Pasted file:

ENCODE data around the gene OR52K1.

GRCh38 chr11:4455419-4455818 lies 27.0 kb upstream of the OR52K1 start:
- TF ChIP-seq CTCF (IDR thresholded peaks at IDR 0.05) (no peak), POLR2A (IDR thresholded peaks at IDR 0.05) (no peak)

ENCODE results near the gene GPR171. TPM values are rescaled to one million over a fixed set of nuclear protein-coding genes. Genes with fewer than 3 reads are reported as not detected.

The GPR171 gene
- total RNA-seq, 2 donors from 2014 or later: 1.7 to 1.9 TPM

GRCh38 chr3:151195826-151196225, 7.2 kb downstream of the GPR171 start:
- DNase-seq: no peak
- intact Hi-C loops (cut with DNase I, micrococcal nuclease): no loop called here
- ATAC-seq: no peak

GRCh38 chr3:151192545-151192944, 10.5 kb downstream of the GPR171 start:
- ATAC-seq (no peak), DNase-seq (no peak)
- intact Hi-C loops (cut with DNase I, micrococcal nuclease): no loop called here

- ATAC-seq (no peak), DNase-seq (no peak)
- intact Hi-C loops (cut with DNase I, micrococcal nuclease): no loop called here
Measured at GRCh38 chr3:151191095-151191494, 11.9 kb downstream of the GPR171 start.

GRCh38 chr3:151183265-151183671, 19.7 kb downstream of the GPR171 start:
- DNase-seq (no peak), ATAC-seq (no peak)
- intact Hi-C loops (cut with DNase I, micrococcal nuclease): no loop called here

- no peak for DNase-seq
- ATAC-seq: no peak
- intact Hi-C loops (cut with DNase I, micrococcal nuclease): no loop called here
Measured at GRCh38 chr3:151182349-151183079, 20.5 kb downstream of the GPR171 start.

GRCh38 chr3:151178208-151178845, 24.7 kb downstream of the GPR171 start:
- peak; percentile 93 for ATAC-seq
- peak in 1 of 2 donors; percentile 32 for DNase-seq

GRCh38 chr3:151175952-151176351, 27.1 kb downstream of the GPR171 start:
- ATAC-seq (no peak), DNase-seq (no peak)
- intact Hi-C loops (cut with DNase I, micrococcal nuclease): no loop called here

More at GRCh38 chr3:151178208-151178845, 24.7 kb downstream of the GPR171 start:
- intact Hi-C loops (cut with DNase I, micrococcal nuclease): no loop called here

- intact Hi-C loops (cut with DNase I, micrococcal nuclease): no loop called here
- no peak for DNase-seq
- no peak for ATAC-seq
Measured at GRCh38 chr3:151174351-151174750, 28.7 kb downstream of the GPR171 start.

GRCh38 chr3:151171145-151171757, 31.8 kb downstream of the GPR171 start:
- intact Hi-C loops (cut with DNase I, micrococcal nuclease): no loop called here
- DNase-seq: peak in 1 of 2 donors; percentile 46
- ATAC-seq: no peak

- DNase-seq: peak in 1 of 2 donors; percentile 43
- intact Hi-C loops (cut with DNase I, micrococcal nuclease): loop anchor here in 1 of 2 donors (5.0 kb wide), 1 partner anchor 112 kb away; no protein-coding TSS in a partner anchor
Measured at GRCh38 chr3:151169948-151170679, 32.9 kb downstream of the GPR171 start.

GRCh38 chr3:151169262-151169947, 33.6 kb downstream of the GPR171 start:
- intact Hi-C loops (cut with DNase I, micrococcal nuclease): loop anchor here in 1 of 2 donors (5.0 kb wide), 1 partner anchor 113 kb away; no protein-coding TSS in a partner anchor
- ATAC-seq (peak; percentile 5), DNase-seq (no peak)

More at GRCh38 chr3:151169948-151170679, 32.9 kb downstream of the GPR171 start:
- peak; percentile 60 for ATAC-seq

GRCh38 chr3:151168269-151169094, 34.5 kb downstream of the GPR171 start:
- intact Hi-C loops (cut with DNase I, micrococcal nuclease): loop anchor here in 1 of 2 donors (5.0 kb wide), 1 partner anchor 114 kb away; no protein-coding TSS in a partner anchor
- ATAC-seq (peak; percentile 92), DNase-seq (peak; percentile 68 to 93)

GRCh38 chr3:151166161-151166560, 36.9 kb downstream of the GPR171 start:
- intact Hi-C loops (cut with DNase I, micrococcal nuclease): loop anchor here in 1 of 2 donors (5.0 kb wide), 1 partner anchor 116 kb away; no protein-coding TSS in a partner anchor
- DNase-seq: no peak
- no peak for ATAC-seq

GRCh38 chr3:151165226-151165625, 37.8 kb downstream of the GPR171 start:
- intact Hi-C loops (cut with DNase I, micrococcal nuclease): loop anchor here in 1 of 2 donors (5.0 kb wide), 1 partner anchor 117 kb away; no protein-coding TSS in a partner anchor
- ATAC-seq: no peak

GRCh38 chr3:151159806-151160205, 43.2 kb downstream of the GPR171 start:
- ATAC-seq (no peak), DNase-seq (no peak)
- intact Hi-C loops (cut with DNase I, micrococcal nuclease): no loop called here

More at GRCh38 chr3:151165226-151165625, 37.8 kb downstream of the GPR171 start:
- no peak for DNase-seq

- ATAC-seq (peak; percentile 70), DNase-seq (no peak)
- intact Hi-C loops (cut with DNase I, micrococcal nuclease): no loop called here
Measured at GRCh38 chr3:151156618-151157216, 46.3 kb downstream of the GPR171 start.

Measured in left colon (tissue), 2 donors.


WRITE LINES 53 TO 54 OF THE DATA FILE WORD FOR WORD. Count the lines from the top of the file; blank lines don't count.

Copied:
- DNase-seq: no peak
- no peak for ATAC-seq